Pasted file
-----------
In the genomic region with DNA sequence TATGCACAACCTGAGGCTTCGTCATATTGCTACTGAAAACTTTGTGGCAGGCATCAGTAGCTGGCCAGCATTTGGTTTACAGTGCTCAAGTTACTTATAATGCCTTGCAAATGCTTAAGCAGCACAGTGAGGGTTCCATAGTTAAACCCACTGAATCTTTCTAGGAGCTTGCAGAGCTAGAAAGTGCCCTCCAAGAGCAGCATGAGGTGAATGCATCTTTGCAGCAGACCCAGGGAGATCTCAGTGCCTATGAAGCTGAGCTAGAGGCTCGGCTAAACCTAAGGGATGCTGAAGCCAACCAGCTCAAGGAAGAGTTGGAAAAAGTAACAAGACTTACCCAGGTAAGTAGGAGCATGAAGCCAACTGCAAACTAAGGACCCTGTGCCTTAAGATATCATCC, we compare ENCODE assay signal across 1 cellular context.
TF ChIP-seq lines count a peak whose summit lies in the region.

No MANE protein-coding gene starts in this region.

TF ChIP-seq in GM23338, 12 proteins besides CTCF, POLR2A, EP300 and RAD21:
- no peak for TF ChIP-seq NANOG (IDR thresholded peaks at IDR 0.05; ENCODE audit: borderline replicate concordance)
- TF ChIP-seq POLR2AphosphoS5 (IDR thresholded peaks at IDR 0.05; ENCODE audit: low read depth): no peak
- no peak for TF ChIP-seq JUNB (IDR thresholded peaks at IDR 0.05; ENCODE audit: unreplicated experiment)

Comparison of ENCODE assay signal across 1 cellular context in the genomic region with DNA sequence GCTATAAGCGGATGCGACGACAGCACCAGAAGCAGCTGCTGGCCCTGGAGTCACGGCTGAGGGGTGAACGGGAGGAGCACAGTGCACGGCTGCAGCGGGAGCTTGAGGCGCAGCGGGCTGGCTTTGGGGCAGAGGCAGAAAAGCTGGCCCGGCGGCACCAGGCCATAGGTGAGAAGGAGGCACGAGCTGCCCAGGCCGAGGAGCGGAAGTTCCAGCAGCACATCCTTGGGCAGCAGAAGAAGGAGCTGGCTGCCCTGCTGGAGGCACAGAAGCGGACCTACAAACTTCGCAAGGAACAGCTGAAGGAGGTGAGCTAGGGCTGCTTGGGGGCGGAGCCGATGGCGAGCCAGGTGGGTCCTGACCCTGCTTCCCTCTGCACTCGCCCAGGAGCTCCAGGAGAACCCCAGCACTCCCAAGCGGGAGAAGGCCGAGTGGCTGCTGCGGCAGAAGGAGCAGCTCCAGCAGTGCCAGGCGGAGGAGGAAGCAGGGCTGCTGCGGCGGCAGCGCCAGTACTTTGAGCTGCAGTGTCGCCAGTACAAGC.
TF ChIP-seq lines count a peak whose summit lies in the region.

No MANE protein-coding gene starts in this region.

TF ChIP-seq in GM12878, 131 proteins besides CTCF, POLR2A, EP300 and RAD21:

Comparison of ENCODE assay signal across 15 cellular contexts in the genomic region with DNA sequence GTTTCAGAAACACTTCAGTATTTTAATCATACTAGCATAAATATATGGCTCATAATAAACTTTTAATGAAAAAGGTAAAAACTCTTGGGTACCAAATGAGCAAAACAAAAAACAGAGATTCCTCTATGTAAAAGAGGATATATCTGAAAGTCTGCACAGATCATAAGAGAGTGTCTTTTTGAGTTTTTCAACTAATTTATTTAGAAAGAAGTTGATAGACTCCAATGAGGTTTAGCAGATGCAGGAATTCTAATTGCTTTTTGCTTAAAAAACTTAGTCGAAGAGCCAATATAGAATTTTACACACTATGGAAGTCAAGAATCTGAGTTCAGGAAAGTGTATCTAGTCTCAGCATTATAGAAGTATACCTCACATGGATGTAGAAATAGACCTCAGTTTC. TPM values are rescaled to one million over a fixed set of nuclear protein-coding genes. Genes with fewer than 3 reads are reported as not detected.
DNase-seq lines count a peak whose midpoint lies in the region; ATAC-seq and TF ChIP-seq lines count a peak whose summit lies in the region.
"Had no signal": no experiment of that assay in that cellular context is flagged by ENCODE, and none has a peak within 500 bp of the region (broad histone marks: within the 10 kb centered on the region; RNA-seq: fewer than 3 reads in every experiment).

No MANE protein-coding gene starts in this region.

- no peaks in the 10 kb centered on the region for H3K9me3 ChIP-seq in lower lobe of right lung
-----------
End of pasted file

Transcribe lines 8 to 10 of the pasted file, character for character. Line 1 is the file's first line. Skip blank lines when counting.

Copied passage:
Comparison of ENCODE assay signal across 1 cellular context in the genomic region with DNA sequence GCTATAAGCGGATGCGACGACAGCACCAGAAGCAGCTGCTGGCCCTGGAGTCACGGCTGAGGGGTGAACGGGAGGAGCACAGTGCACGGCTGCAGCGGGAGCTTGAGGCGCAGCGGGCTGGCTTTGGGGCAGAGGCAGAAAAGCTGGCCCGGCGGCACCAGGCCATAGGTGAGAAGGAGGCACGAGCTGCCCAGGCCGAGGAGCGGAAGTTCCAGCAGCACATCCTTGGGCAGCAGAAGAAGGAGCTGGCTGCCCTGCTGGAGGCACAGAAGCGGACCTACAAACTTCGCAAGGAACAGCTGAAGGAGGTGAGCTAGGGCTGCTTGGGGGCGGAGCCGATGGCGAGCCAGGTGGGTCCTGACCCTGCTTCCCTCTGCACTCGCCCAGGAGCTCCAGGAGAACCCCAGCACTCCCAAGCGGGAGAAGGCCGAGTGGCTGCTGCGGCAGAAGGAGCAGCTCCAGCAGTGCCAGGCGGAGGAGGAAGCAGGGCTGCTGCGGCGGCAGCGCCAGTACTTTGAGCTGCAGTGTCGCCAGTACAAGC.
TF ChIP-seq lines count a peak whose summit lies in the region.

No MANE protein-coding gene starts in this region.